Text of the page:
Underrated: Double Fine rocks the gaming industry's world
- Posted July 26th, 2013 at 15:33 EDT by Matt Fernandez
In the gaming world, there is a lot of talk from gamers about game studios being “overrated.” Fans and haters of different critically acclaimed studios battle it out on forums all across the internet in a never-ending flame war over which studio is overrated or why another studio isn't.
What about the other guys, though--the game developers that bring us great titles but don't necessarily get the appreciation or attention they deserve? There are some that bring up how underrated a developer may be, but for every one of those, there are thousands of gamers saying a developer is overrated. Well, in these “Underrated" articles, we are going to take the time to name developers that could be considered underrated and tell you why they deserve your time.
In the year 2000 Tim Schafer left LucasArts in the hopes of starting his own successful games studio in San Francisco, California. Not soon after, fellow LucasArts employees David Dixon and Jonathan Menzies joined Tim and in July of 2000 Double Fine Productions was born. Tim Schafer had a lot of connections within LucasArts, and after a few months of game development in his new studio more people quit LucasArts to join Double Fine. In 2005 Double Fine launched Psychonauts on the PlayStation 2, Xbox, and PC and it made quite an impression on critics and gamers alike.
Psychonauts featured a zany unique story involving a camp made especially for kids with psychic powers. The main character Raz is one of these psychically gifted youths and once he discovers something is wrong in the camp he investigates. The story of Psychonauts gave Double Fine a lot of room to craft very unique, innovative, and difficult moments of platforming and puzzle design. Psychonauts was received very well by critics but the sales were unfortunately poor.
Lucky for us, the poor sales of Psychonauts did not change how Double Fine chose to develop games unlike anything else we had seen. In 2009 Double Fine launched Brutal Legend on PlayStation 3 and Xbox 360. Brutal Legend met with very positive review scores making it yet another critically successful launch for Double Fine.
Brutal Legend delivered a unique-epic-adventure that followed the heavy metal infused journey of Eddie Riggs after he dies and goes to the underworld. The narrative in Brutal Legend continued on with the same type of unique craziness that was in Psychonauts but Double Fine improved on the formula and made it much better. Brutal Legend had better characters, better jokes, and better backstory which gave the developers a lot to work with in terms of gameplay.
With Brutal Legend Double Fine tried to add a little bit of just about every genre into the game. One of the impressive additions to the gameplay was the Real-Time-Strategy elements. Normally playing an RTS on a console is fairly challenging, but Double Fine managed to make the inclusion of RTS style gameplay work even on consoles. As any RTS fan will tell you, this is quite a feat. Despite a great story, even better gameplay, and solid review scores Brutal Legend went on to achieve only mediocre sales. Double Fine was undeterred by the mediocre sales of Brutal Legend and just one year later launched Costume Quest.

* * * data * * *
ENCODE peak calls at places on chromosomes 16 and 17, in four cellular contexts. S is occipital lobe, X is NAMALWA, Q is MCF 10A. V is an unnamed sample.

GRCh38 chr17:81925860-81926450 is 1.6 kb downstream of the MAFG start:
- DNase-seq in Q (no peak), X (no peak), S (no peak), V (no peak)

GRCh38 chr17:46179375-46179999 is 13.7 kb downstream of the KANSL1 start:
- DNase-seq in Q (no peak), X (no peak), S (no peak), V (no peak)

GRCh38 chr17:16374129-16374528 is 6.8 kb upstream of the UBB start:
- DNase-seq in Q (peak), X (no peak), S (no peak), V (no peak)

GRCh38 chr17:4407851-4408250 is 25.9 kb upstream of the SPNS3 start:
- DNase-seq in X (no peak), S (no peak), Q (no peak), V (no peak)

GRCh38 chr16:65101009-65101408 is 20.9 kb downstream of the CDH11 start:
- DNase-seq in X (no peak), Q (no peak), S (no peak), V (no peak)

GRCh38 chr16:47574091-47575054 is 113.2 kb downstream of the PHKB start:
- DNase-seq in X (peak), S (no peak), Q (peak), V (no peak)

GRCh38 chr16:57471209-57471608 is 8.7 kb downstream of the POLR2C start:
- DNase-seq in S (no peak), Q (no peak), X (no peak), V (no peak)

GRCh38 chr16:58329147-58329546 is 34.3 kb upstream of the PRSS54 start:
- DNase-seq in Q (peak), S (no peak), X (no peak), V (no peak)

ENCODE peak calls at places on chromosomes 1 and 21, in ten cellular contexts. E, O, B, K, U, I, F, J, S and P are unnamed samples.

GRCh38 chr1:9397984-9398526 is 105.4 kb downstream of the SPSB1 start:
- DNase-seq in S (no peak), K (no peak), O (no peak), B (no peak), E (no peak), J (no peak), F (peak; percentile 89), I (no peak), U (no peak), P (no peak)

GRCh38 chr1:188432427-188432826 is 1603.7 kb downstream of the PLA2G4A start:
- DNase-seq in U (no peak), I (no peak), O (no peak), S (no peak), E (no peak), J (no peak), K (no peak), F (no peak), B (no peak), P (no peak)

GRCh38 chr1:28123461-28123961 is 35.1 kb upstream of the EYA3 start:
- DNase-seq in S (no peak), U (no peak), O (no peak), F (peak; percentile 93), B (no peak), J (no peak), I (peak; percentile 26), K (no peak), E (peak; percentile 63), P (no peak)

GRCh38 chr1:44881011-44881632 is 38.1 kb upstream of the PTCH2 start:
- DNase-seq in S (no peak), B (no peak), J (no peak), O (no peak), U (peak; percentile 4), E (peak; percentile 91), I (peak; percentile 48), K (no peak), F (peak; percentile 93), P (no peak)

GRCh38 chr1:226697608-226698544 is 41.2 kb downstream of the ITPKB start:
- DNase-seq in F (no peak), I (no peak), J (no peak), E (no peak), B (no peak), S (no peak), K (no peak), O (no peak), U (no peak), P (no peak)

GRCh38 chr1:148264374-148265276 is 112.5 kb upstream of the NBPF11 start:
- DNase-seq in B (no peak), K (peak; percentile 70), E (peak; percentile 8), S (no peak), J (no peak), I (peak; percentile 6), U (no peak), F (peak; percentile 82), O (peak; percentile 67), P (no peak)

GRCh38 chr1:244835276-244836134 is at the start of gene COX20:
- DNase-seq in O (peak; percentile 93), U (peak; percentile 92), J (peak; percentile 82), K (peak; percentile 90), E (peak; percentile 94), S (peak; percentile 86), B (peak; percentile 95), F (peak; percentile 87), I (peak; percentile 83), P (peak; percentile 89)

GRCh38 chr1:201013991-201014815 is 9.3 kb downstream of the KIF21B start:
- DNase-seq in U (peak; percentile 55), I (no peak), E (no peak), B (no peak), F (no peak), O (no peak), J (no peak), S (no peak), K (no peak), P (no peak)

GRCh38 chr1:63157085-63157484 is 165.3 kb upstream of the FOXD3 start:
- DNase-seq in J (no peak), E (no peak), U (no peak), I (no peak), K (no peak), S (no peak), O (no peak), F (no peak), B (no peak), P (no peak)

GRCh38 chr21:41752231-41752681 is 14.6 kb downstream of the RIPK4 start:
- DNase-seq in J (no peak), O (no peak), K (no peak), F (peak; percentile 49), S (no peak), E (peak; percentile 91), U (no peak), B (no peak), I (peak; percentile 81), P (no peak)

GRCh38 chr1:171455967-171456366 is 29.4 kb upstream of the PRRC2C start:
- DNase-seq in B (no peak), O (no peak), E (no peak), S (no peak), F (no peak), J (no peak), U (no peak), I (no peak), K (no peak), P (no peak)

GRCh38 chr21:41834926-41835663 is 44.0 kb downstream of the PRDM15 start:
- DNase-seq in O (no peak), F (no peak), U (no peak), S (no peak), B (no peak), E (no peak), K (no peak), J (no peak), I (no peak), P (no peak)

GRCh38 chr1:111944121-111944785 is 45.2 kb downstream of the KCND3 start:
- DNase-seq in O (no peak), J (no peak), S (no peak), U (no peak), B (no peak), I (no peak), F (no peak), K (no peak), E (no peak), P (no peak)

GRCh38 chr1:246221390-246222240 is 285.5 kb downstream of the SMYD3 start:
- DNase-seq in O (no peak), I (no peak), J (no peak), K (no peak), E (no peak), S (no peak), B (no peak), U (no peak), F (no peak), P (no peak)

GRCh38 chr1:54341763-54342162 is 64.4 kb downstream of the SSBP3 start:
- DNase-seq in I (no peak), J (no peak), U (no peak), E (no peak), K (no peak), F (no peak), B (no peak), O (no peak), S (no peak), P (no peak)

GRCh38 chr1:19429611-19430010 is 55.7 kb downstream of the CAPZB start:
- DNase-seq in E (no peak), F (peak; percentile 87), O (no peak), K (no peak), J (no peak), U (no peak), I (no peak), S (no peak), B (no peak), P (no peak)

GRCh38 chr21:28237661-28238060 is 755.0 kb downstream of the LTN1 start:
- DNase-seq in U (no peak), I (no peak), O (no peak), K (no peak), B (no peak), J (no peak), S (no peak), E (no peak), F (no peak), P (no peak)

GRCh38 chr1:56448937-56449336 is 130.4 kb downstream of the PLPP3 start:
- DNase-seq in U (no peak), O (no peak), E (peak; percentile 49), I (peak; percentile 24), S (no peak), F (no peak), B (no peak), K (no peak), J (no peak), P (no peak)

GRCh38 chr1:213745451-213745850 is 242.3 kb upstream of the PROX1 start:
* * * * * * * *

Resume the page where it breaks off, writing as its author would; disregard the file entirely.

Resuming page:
Costume Quest is a slice of nostalgia with the classic turn based role-playing formula but it has that Double Fine flare that both the studios previous games benefited so greatly from. Costume Quest tells the story of a normal Halloween night that goes incredibly wrong when monsters invade and take your sibling. You must then rescue your sibling before the nightly curfew kicks in and you lose your sibling forever. The story of the game is enjoyable, but its the gameplay that really makes this game stand out.
In Costume Quest you walk around from level to level doing small quests, acquiring new costumes, and fighting monsters. Once you get into a fight with a monster the game switches to turn based combat mode where you take turns attacking each others party. The ability to acquire new costumes adds great variety to the gameplay as each costume comes with its own set of skills. There are also RPG character building elements to Costume Quest. The main character and the characters that join your party level up as well, making you stronger in combat.
Double Fine is the type of studio that is unafraid to take chances and deliver something fresh and unique. It has consistently proven itself as a games studio that can create new and interesting games with tons of different gameplay elements in them, yet they never feel muddled or gimmicky. This is not an achievement to be taken lightly and should be respected.
Earlier this year in April Sony approached Double Fine about developing on the PlayStation 4. Nothing has been announced yet, but Tim Schafer has said that the employees of Double Fine are looking into the system. Time will tell if Double Fine is working on a PS4 title or not, but if the studio is, then we all better be ready!
Check out our Brutal Legend game gallery for news, screenshots, and more.
Next week, we will talk about another developer that we believe is considered underrated. If you missed out on last week's installment of Underrated, check it out right here. Do you think this studio could be considered underrated? What studios do you think are underrated? Let us know in the comments section below and be sure to come back for next week's installment!